The full-length windows in Narendra Doshi’s Mulund (West) flat are covered with a dark film that has electronic chips attached to the side. The film is meant to protect the Doshis from radiation from the 3 mobile phone antennae on the building wall.
Doshi is among a growing number of Mumbaiites protecting themselves from such radiation. While there is conflicting research on the harmful effect of such radiation, housing societies can earn up to Rs 1 lakh a month in rent from mobile phone firms to allow signal boosting towers and antennae on their buildings.
Doshi, a financial consultant, started researching the harmful effects of radiation after his daughter-in-law delivered a premature baby. In April, a private firm found the radiation levels in his house to be 70 milliwatt/metre square. Though this was below the permissible limit in India (4,500 milliwatt/metre square), the international standard is 1 milliwatt/metre square.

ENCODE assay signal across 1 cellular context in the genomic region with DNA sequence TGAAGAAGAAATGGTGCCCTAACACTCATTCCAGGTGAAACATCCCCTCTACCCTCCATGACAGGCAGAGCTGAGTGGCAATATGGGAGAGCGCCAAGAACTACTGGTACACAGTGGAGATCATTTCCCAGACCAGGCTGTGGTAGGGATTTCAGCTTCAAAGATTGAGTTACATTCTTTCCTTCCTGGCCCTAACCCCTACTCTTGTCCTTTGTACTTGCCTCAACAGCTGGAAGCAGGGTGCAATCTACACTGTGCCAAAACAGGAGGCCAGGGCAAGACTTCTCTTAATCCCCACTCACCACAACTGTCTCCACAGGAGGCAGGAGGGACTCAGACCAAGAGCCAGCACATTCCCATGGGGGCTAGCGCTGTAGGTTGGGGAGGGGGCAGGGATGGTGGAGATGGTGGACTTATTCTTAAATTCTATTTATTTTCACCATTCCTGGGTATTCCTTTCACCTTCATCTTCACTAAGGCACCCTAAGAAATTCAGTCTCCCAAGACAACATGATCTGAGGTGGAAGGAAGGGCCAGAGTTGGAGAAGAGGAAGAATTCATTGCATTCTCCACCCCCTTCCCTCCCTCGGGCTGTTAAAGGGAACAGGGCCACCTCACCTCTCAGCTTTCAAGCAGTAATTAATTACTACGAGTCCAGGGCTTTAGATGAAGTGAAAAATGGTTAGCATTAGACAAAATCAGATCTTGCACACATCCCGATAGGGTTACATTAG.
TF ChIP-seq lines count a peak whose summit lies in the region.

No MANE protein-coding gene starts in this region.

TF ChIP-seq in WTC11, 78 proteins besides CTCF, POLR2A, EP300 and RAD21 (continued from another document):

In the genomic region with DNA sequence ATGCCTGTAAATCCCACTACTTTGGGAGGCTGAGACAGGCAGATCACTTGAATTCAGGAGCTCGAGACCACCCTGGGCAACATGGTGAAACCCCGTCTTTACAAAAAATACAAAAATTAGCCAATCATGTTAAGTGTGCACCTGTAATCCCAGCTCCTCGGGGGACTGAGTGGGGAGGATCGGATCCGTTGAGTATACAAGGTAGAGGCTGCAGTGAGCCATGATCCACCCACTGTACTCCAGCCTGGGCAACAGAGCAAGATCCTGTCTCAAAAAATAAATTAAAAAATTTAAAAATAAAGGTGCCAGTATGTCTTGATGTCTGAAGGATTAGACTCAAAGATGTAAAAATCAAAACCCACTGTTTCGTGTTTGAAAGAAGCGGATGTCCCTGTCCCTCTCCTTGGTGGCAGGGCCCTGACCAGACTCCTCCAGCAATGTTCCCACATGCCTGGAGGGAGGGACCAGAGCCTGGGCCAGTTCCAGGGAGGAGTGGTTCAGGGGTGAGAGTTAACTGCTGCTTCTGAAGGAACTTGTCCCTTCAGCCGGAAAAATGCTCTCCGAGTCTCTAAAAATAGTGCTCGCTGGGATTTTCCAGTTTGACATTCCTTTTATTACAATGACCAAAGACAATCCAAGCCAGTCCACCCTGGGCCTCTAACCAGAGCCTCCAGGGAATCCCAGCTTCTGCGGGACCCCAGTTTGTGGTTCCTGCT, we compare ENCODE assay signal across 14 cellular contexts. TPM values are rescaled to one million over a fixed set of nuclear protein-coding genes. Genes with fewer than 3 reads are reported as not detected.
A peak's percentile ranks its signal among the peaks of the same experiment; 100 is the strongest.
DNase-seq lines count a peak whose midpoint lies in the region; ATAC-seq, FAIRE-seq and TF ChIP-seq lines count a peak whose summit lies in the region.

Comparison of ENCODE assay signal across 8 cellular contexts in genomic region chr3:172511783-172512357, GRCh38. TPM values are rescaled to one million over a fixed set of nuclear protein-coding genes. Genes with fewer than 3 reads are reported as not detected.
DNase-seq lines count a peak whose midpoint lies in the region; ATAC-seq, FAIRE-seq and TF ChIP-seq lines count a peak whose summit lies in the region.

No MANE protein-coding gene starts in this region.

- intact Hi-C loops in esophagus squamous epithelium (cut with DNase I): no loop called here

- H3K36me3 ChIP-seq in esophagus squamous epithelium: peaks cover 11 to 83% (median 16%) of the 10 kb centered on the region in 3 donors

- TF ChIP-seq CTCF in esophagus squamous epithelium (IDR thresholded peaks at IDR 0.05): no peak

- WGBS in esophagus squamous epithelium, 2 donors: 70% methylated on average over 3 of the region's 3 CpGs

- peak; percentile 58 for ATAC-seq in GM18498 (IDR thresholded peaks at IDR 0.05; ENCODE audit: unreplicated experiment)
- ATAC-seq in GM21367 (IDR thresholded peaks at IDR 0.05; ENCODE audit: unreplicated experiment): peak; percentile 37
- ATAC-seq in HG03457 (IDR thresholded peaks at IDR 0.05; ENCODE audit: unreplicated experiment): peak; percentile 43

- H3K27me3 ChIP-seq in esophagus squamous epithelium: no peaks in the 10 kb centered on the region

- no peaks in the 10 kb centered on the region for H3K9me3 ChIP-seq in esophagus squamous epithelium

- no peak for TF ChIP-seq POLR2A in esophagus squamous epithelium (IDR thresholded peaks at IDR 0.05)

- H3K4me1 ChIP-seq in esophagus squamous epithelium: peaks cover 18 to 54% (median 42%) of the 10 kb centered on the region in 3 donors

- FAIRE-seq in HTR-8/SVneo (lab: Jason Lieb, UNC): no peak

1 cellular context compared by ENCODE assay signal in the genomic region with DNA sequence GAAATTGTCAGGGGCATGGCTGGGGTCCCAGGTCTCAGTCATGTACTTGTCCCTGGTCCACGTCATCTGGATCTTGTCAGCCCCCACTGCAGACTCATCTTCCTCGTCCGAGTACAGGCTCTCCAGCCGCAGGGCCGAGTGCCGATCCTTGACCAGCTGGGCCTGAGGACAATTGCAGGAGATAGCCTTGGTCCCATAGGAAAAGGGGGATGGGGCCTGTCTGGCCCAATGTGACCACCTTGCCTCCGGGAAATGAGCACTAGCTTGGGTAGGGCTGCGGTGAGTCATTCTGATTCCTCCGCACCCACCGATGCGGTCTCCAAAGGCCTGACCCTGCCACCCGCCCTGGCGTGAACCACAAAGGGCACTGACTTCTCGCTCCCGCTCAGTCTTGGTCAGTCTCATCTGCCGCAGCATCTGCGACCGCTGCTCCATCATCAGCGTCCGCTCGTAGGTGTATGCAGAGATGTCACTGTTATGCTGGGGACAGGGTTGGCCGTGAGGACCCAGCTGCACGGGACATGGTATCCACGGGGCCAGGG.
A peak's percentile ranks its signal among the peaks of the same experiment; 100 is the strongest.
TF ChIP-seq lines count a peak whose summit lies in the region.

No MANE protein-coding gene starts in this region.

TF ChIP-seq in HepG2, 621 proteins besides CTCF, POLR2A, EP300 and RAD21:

“We do not have any proof the tower is a health hazard. But we cannot wait for health problems to take precautions,” said Doshi’s neighbour, Biju Sumugan.
“People contact us when they start getting headaches or sleep disorders,” said Neha Kumar, director, NESA Radiation Solutions, which has installed such films in about 20 city homes. “The shield reduces 99% of the radiation,” claimed Kumar’s father, Girish Kumar, a professor at IIT-B.